Storage Migration Service frequently asked questions (FAQ)
This topic contains answers to frequently asked questions (FAQs) about using Storage Migration Service to migrate servers.
What files and folders are excluded from transfers?
Storage Migration Service won't transfer files or folders that we know could interfere with Windows operation. Specifically, here's what we won't transfer or move into the PreExistingData folder on the destination:
- Windows, Program Files, Program Files (x86), Program Data, Users
- $Recycle.bin, Recycler, Recycled, System Volume Information, $UpgDrv$, $SysReset, $Windows.~BT, $Windows.~LS, Windows.old, boot, Recovery, Documents and Settings
- pagefile.sys, hiberfil.sys, swapfile.sys, winpepge.sys, config.sys, bootsect.bak, bootmgr, bootnxt
- Any files or folders on the source server that conflicts with excluded folders on the destination.
For example, if there's a N:\Windows folder on the source and it gets mapped to the C:\ volume on the destination, it won't get transferred—regardless of what it contains—because it would interfere with the C:\Windows system folder on the destination.
Are domain migrations supported?
Storage Migration Service doesn't allow migrating between Active Directory domains. Migrations between servers will always join the destination server to the same domain. You can use migration credentials from different domains in the Active Directory forest. The Storage Migration Service does support migrating between workgroups.
Are clusters supported as sources or destinations?
Storage Migration Service doesn't currently migrate between Clusters in Windows Server 2019. We plan to add cluster support in a future release of the Storage Migration Service.
Do local groups and local users migrate?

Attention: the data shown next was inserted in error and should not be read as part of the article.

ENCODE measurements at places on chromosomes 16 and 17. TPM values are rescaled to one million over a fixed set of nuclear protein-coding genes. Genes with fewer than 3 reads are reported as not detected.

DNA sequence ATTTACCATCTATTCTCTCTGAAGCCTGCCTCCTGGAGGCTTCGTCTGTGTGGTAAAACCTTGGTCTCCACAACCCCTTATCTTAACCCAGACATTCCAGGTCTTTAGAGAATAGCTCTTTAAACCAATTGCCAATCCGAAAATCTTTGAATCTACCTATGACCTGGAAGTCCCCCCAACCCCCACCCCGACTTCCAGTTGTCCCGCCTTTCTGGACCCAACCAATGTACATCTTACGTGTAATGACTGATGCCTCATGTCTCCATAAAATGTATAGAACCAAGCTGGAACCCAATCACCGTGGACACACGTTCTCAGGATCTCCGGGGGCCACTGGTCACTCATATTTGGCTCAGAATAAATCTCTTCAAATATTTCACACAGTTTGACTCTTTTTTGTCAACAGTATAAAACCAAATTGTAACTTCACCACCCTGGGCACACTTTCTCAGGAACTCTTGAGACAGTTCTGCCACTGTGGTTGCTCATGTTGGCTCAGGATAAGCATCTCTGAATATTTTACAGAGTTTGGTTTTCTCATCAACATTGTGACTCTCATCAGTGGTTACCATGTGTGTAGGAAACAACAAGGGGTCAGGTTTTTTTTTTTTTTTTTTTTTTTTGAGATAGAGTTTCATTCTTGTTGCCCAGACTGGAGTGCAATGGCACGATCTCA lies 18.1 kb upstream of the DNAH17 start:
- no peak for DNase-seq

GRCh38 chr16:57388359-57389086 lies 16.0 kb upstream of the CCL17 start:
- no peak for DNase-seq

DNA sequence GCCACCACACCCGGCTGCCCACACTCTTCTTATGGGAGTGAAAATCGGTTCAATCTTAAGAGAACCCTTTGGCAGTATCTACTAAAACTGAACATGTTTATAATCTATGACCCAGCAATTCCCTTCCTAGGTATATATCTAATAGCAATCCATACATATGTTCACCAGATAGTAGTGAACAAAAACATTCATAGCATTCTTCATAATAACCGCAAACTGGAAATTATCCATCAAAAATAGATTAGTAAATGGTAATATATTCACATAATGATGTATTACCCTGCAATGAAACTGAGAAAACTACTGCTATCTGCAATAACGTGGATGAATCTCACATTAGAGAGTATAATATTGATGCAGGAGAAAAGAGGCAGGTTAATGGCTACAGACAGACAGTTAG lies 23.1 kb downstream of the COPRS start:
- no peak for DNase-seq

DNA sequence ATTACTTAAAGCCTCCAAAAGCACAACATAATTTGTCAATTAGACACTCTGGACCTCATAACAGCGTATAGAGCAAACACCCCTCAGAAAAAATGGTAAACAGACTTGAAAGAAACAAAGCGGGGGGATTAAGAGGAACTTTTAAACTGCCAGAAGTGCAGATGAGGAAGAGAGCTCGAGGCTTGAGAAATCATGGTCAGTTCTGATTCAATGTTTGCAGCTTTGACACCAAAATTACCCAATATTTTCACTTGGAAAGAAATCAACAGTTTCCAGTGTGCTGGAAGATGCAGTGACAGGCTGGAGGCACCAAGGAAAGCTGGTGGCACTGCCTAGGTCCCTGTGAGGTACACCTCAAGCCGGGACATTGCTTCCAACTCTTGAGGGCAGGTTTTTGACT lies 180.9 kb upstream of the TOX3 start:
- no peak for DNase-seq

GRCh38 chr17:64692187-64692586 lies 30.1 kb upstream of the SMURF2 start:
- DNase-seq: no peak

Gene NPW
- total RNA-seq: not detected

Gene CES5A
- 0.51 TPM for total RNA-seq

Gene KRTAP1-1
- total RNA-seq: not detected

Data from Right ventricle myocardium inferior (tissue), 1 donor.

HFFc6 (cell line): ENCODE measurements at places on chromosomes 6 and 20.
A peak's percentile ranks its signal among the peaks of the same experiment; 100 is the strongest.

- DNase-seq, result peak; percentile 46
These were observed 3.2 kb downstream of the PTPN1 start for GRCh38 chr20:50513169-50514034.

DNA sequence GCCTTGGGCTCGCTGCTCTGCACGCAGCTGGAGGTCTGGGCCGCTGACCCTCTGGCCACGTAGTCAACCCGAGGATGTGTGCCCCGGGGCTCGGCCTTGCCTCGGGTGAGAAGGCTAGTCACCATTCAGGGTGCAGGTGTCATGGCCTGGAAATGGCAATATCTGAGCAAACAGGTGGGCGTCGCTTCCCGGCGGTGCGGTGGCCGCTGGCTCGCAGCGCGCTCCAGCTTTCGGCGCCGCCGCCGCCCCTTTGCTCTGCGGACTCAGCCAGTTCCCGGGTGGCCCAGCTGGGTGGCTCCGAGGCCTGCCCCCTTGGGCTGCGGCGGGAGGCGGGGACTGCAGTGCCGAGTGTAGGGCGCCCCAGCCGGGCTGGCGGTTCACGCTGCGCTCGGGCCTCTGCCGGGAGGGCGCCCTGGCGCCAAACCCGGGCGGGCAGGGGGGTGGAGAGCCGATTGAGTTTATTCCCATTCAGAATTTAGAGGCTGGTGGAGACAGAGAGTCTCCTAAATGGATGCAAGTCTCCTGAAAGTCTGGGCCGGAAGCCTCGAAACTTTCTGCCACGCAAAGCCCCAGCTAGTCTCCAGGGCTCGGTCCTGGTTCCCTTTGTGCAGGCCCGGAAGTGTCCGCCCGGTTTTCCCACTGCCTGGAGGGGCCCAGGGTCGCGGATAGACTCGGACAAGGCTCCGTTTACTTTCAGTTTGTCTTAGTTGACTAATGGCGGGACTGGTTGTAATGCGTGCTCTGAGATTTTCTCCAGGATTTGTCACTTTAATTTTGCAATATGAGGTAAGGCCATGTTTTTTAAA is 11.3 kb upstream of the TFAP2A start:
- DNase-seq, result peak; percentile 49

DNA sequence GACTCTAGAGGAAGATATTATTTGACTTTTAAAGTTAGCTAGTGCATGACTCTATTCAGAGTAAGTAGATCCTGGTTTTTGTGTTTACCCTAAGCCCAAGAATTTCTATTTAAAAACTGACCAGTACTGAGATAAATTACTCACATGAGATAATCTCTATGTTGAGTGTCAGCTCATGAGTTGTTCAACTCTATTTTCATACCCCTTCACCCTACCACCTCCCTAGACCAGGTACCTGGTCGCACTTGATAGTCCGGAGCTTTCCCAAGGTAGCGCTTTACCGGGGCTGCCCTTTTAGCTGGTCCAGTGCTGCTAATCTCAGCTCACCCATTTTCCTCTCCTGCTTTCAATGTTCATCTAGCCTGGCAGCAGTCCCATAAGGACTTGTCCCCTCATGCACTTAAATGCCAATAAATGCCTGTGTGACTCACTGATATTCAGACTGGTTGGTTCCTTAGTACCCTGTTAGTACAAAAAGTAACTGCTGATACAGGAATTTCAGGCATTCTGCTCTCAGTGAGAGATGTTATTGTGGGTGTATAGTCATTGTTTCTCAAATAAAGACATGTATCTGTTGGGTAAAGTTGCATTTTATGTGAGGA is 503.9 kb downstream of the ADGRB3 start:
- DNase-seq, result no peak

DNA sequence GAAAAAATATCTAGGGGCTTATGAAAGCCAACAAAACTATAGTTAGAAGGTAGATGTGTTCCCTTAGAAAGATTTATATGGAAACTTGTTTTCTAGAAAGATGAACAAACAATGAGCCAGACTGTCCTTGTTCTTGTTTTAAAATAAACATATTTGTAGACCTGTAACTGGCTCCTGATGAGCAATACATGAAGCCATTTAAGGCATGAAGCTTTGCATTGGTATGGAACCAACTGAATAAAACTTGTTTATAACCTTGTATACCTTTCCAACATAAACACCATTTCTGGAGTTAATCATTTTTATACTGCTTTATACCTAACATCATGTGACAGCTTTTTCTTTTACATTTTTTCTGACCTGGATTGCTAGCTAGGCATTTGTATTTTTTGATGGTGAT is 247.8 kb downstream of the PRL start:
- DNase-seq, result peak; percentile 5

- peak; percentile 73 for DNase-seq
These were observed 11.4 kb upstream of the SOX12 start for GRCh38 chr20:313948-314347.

Storage Migration Service doesn't currently migrate local users or local groups in Windows Server 2019. We plan to add local user and local group migration support in a future release of the Storage Migration Service.
Is domain controller migration supported?
Storage Migration Service doesn't currently migrate domain controllers in Windows Server 2019. As a workaround, as long as you have more than one domain controller in the Active Directory domain, demote the domain controller before migrating it, then promote the destination after cut over completes. We plan to add domain controller migration support in a future release of the Storage Migration Service.
What attributes are migrated by the Storage Migration Service?
Storage Migration Service migrates all flags, settings, and security of SMB shares. That list of flags that Storage Migration Service migrates includes:
- Share State - Availability Type - Share Type - Folder Enumeration Mode *(aka Access-Based Enumeration or ABE)* - Caching Mode - Leasing Mode - Smb Instance - CA Timeout - Concurrent User Limit - Continuously Available - Description - Encrypt Data - Identity Remoting - Infrastructure - Name - Path - Scoped - Scope Name - Security Descriptor - Shadow Copy - Special - Temporary
Can I move the Storage Migration Service database?
The Storage Migration Service uses an extensible storage engine (ESE) database that is installed by default in the hidden c:\programdata\microsoft\storagemigrationservice folder. This database will grow as jobs are added and transfers are completed, and can consume significant drive space after migrating millions of files if you do not delete jobs. If the database needs to move, perform the following steps:
- Stop the "Storage Migration Service" service on the orchestrator computer.
- Take ownership of the
- Add your user account to have full control over that share and all of its files and subfolders.